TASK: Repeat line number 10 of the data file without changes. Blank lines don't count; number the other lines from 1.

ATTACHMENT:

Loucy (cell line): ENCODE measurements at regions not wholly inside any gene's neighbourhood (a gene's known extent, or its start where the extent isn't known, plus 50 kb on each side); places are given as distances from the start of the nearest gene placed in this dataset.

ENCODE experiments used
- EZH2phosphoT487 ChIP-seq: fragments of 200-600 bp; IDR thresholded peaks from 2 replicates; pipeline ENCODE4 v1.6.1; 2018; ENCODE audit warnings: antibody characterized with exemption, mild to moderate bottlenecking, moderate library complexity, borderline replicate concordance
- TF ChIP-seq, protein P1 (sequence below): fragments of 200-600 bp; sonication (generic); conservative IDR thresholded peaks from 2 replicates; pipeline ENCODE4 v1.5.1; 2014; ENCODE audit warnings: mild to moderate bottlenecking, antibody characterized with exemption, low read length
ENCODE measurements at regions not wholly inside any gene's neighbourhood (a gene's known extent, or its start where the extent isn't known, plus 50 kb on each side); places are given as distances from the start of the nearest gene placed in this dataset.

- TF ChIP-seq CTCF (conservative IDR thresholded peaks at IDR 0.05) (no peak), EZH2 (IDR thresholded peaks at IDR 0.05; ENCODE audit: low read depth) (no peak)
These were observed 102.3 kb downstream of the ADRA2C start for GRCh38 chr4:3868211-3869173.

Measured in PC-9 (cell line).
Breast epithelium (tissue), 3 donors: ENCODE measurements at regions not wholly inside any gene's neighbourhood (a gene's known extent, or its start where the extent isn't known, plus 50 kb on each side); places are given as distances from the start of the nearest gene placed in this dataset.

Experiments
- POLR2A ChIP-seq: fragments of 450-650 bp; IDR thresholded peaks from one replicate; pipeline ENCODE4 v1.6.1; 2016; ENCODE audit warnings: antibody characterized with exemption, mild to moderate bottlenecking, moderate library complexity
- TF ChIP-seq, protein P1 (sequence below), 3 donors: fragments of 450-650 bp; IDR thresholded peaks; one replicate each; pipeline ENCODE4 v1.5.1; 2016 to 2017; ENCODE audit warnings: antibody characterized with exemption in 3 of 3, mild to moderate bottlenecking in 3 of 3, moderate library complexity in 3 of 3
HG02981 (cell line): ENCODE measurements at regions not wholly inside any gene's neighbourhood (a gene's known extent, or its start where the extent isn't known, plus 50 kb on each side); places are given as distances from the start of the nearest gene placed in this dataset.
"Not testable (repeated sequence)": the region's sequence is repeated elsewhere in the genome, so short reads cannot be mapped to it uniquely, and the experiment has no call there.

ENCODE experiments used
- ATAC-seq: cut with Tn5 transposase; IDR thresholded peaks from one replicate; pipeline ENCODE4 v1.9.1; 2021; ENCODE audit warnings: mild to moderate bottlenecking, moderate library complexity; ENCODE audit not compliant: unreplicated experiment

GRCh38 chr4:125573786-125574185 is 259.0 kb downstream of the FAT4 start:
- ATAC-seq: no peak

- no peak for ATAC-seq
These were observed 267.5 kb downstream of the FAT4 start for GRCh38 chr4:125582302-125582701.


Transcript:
Experiments